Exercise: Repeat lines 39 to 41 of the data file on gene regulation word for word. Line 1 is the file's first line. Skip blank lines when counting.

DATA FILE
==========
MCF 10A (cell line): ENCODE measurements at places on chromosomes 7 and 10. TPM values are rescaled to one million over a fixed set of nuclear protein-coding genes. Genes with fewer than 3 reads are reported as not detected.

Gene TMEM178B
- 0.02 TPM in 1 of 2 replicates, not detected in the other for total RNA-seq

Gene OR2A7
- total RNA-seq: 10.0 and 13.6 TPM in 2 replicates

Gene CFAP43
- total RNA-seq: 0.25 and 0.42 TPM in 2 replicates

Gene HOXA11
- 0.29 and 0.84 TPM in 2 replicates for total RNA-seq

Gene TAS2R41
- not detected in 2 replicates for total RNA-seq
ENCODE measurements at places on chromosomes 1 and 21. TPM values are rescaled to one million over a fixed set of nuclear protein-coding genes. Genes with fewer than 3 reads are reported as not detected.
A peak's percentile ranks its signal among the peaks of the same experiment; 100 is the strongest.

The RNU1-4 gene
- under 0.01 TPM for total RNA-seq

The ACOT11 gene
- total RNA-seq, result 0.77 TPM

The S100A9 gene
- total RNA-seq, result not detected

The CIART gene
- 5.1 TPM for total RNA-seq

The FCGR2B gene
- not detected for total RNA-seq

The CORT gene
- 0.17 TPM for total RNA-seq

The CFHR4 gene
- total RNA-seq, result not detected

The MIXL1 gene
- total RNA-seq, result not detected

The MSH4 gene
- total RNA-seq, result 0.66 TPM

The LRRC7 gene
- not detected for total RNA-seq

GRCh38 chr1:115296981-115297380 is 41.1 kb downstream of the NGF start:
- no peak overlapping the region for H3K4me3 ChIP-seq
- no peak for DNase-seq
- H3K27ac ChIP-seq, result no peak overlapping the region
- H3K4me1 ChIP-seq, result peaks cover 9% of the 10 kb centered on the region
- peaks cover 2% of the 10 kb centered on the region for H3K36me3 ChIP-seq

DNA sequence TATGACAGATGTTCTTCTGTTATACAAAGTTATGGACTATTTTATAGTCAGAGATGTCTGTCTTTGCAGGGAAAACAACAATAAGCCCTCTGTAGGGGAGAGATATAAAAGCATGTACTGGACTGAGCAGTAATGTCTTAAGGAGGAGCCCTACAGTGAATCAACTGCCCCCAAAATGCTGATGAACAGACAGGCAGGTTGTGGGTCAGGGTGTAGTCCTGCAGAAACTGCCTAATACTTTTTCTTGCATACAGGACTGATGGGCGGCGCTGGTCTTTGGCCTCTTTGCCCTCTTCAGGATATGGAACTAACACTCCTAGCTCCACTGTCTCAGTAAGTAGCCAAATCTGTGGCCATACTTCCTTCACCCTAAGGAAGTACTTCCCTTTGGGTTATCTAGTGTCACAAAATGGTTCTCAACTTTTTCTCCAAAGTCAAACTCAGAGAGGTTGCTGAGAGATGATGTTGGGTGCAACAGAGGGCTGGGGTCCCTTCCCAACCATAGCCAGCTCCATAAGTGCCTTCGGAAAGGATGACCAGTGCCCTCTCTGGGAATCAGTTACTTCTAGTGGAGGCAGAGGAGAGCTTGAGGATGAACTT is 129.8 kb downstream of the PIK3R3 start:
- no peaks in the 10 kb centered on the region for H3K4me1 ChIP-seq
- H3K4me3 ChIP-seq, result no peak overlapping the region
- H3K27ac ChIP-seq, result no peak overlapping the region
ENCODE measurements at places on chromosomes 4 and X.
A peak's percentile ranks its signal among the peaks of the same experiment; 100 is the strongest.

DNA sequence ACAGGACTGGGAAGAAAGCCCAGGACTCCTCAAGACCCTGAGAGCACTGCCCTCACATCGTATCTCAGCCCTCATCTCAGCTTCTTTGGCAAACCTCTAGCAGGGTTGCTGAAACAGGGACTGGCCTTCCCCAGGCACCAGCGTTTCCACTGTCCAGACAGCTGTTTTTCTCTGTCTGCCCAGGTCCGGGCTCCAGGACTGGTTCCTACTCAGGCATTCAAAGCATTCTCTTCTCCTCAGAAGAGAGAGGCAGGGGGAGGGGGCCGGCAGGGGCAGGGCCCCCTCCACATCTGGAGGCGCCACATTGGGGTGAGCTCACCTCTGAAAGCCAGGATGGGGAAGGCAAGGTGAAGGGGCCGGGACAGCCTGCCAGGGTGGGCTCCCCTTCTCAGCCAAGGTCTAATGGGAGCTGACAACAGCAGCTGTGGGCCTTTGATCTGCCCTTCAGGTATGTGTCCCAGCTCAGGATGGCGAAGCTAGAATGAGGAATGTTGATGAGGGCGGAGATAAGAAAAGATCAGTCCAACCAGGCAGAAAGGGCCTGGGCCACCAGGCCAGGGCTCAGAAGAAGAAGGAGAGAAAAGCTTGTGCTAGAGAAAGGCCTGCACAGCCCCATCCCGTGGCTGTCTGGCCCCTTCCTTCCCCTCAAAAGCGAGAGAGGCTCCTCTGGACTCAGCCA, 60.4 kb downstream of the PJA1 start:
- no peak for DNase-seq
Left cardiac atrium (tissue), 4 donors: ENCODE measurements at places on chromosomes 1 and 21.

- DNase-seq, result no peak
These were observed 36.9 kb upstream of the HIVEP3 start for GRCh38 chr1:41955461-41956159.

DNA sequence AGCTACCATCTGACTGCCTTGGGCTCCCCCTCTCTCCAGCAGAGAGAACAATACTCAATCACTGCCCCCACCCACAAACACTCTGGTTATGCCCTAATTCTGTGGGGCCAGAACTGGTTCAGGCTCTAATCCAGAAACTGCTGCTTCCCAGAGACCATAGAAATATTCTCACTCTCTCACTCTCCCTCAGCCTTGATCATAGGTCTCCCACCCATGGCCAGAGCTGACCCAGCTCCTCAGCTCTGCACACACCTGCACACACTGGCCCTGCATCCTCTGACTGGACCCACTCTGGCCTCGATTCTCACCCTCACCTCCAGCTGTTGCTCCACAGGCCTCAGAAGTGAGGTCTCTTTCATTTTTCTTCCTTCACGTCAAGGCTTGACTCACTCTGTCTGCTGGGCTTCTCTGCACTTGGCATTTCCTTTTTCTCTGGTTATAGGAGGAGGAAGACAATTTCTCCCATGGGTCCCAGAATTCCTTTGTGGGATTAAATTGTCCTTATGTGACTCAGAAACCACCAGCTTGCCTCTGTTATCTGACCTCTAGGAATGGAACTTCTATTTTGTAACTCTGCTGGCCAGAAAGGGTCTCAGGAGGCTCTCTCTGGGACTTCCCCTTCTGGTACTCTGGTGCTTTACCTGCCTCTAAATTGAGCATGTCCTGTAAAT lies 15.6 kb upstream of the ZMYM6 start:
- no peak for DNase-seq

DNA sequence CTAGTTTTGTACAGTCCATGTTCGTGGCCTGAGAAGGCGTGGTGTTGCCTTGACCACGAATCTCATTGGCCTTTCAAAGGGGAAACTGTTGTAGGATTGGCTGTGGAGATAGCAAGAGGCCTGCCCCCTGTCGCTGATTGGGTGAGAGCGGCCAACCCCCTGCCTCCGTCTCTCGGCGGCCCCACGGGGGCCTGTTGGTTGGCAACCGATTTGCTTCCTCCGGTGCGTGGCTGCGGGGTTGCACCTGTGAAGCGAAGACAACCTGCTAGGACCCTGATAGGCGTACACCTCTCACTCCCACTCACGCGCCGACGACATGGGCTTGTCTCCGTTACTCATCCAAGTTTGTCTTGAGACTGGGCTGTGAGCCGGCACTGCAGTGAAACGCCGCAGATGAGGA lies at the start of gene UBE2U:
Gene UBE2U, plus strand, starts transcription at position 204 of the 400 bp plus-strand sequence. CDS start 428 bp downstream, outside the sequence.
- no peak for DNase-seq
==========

- peaks cover 2% of the 10 kb centered on the region for H3K36me3 ChIP-seq

DNA sequence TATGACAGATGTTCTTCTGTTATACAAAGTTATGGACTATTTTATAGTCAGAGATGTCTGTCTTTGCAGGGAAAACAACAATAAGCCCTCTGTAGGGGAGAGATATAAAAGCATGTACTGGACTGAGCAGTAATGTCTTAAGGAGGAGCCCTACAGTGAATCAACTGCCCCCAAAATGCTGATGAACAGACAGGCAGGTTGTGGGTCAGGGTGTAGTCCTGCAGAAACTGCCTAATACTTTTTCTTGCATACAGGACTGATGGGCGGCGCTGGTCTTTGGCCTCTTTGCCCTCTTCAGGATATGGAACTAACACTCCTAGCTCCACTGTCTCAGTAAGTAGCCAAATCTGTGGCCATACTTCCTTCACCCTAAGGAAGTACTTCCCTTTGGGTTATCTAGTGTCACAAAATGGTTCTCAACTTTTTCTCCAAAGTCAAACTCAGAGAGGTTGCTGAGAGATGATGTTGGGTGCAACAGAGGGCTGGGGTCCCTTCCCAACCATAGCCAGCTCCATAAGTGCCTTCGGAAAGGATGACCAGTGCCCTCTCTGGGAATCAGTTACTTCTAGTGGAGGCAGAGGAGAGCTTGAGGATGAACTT is 129.8 kb downstream of the PIK3R3 start:
- no peaks in the 10 kb centered on the region for H3K4me1 ChIP-seq